Shroud of Turin expert criticises new study casting doubt on authenticity
A leading expert on the cloth believed to be the burial shroud of Jesus dismissed a new study claiming that blood patterns on the shroud are not consistent with those left by a crucified person.
In an interview with Vatican News on 17th July, Emanuela Marinelli, an expert on the Shroud of Turin, said “there was nothing scientific” about the experiments conducted by Matteo Borrini, an Italian forensic scientist, and Luigi Garlaschelli, an Italian chemist.
“Does it seem like a scientific criterion to take a mannequin – like the ones used to display clothes in a store window – and a sponge soaked in fake blood attached to a piece wood that is pressed on the right side of a dummy to see where the streams of blood fall?” Marinelli asked.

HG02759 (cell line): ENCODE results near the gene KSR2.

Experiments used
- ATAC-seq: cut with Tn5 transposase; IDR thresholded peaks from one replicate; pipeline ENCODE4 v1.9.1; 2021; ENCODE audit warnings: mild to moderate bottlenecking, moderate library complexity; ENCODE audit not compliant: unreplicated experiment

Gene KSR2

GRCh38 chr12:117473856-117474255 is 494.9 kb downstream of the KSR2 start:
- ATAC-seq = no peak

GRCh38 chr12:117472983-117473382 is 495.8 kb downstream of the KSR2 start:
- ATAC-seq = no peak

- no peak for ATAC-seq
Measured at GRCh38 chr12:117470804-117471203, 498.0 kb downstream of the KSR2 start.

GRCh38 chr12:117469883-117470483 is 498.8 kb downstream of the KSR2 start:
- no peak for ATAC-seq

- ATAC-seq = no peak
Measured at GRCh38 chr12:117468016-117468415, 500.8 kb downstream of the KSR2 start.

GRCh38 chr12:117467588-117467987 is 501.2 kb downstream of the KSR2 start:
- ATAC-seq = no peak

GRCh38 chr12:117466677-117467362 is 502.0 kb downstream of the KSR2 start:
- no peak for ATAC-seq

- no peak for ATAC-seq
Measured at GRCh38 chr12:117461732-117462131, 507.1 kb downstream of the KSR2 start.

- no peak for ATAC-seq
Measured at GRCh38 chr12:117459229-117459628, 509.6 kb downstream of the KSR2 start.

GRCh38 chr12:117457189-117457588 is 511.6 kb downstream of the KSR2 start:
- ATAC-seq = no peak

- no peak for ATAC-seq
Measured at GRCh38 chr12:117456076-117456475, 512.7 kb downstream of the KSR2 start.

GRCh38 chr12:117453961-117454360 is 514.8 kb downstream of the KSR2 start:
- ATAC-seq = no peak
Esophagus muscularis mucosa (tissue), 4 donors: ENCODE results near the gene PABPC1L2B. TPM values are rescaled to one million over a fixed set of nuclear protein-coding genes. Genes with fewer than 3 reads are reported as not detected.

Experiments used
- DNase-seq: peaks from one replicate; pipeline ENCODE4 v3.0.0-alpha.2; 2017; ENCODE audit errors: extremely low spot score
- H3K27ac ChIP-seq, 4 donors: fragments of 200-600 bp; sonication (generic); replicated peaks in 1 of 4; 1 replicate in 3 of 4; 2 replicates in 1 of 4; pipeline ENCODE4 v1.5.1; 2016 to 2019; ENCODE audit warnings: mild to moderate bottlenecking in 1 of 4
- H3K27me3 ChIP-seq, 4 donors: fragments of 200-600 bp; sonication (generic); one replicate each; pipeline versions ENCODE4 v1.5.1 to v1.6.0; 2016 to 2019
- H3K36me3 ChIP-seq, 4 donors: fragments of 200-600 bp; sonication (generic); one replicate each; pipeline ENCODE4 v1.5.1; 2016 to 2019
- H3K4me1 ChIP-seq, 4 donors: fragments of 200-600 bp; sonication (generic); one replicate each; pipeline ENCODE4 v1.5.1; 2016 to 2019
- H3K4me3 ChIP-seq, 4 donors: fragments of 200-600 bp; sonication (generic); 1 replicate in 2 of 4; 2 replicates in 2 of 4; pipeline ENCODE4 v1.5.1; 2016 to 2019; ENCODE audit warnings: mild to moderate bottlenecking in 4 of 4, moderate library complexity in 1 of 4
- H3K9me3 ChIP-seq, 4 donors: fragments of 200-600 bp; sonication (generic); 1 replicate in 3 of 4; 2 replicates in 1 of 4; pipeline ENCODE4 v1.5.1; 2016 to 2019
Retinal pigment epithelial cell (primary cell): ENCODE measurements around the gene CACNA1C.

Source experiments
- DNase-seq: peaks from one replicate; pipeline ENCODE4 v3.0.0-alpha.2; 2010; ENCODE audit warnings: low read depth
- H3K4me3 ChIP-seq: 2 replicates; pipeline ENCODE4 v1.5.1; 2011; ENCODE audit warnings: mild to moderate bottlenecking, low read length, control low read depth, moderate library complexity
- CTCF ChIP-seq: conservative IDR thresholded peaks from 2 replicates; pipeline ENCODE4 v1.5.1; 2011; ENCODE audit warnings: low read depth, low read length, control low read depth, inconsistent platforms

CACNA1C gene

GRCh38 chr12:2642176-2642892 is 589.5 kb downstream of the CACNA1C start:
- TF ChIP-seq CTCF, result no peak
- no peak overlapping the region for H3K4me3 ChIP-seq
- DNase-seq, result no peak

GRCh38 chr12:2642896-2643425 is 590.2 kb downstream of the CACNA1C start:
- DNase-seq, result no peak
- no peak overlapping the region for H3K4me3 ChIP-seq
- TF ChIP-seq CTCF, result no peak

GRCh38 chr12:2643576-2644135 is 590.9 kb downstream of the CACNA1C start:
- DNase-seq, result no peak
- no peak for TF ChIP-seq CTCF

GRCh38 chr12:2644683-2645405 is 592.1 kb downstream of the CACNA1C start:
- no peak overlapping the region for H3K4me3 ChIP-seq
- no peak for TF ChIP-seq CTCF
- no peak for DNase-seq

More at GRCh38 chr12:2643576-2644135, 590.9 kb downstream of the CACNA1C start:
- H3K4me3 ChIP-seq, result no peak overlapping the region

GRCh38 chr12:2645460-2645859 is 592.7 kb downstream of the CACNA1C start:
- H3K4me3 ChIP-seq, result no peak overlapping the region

“If this is considered science, I guess I’ll just have to take my degree in natural sciences and throw it away,” she said.
The study, which was conducted in 2014 and published in the Journal of Forensic Sciences on 10th July, claimed the blood patterns on the hands are “only consistent with a standing subject with arms at a 45 degree angle” while the blood stains emanating from the right side of the chest – believed to be from the lance that pierced Christ – “are totally unrealistic.”
Picture: A detail view of the Shroud of Turin is seen in 2015 during a preview for journalists at the Cathedral of St John the Baptist in Turin, Italy. A leading expert on the cloth, believed to be the burial shroud of Jesus, dismissed a new study claiming that blood patterns on the shroud are not consistent with those left by a crucified person. (CNS photo/Paul Haring).Tags: chemist, Emanuela Marinelli, forensic, Italian, Italy, Jesus, Luigi Garlaschelli, Matteo Borrini, scientist, Shroud, Shroud of Turin, Turin